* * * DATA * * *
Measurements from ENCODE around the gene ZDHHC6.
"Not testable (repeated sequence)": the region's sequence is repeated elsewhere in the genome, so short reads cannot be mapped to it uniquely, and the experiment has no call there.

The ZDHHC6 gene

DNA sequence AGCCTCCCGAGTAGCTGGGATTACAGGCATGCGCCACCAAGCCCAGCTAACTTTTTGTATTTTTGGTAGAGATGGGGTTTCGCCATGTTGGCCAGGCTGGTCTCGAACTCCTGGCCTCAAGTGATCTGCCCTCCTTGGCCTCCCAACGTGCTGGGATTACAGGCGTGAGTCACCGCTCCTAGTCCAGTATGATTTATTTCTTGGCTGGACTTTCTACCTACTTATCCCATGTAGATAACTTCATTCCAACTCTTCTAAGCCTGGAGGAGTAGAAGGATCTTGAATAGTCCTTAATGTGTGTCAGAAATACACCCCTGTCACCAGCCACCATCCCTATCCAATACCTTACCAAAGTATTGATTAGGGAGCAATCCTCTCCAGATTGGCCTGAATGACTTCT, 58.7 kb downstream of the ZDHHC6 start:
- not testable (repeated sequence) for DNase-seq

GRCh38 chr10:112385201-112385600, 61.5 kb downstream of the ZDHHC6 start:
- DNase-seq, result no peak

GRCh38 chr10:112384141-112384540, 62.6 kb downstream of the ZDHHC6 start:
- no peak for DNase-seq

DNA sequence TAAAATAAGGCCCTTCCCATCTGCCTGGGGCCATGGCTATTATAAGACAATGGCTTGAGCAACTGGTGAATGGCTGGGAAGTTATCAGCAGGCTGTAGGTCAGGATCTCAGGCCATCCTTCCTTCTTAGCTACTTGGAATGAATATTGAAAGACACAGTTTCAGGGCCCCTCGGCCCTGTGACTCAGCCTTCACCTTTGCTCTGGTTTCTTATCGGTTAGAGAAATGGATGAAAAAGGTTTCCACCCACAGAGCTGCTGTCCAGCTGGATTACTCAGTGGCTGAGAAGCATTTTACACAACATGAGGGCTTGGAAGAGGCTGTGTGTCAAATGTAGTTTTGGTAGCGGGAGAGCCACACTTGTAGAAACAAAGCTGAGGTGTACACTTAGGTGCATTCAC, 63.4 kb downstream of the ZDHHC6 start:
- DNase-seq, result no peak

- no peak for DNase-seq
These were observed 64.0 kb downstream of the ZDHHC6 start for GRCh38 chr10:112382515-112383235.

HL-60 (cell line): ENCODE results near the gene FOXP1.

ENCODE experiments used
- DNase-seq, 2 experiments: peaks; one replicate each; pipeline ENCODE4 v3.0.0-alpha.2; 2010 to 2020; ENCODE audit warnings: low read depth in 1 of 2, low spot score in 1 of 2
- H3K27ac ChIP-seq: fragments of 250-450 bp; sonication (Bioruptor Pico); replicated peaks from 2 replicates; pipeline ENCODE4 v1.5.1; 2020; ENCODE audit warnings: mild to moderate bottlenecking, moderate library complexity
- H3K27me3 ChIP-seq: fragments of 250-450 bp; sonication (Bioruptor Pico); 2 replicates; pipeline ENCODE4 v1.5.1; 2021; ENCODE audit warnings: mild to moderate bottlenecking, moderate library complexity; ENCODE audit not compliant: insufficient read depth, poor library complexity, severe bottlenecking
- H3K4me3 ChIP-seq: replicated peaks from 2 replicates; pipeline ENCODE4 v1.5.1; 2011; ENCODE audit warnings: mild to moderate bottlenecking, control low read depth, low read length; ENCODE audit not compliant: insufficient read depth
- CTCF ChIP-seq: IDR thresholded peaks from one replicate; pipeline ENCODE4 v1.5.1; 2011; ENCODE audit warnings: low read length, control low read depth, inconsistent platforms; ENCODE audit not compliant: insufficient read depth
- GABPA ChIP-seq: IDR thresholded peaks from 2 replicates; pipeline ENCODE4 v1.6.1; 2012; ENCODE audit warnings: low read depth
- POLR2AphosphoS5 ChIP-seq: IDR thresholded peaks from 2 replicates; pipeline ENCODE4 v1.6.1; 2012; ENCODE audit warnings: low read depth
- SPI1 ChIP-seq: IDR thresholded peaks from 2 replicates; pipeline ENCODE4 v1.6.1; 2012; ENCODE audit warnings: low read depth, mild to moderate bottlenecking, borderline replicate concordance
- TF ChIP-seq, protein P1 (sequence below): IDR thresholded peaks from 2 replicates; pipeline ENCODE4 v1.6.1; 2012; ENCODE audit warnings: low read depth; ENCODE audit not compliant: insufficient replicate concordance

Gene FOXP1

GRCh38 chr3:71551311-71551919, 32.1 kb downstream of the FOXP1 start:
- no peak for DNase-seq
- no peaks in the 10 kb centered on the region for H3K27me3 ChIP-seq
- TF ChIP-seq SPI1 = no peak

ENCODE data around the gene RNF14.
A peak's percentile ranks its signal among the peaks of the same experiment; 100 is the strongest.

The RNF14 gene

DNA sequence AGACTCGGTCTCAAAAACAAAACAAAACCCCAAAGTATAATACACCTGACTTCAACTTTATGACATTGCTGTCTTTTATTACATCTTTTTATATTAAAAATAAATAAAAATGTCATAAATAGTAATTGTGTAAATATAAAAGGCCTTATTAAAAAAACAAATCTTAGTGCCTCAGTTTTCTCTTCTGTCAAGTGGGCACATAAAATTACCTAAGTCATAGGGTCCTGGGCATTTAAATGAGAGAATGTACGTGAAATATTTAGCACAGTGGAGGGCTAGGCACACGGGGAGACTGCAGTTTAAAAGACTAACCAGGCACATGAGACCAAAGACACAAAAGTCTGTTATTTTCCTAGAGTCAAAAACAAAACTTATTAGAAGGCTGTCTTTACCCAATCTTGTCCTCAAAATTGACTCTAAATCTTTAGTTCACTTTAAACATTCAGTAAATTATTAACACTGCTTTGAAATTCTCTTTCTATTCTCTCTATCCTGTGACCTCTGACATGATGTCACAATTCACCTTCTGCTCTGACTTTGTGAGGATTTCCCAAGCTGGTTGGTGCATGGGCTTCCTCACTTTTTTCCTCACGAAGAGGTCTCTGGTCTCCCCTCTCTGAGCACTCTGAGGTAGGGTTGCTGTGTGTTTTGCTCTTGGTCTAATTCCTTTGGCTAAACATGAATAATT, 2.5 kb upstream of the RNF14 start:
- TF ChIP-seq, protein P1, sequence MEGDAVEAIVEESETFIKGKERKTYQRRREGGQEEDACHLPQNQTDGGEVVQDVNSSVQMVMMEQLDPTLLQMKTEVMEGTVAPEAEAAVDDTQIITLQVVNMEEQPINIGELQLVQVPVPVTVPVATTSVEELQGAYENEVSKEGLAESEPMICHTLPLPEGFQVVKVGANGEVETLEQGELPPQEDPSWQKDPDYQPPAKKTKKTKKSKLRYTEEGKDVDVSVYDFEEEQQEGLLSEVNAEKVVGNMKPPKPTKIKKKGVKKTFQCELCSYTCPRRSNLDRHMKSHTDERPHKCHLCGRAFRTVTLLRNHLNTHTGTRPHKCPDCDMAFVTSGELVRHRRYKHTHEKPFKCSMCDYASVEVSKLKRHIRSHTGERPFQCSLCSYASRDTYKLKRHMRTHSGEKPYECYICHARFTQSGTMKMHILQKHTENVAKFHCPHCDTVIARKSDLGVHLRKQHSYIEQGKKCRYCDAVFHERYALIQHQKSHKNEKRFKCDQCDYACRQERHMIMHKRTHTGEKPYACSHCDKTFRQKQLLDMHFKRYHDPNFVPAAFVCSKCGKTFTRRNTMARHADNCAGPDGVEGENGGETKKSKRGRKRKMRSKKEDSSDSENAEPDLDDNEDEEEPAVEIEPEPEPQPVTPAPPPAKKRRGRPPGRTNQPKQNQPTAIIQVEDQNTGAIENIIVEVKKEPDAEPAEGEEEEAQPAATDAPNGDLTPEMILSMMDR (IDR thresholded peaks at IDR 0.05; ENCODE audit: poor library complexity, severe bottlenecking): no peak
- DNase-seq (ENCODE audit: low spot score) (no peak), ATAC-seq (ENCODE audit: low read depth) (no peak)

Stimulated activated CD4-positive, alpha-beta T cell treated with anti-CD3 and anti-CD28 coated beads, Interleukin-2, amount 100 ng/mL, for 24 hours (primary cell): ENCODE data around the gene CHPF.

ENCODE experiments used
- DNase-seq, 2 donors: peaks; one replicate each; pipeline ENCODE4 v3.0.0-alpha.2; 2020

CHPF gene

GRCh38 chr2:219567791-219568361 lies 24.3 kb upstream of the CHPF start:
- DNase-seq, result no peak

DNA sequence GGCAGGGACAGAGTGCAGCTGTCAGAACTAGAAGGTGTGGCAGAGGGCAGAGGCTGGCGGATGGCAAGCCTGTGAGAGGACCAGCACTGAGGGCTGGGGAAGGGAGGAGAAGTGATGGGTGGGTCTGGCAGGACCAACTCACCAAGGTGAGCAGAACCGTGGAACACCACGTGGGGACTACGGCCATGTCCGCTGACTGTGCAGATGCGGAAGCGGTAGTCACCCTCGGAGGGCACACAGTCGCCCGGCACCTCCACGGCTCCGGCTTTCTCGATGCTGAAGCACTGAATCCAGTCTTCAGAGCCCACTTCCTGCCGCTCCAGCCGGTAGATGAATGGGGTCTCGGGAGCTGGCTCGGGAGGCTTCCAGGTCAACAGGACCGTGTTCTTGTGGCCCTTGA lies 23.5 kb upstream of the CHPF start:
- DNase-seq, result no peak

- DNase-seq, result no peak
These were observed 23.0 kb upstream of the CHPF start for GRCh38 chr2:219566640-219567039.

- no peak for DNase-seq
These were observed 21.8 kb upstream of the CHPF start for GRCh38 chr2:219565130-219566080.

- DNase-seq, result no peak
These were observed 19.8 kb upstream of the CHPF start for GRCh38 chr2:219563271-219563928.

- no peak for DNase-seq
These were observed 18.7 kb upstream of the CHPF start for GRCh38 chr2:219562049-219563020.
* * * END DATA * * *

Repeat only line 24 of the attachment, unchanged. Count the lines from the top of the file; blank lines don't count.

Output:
- TF ChIP-seq, protein P1 (sequence below): IDR thresholded peaks from 2 replicates; pipeline ENCODE4 v1.6.1; 2012; ENCODE audit warnings: low read depth; ENCODE audit not compliant: insufficient replicate concordance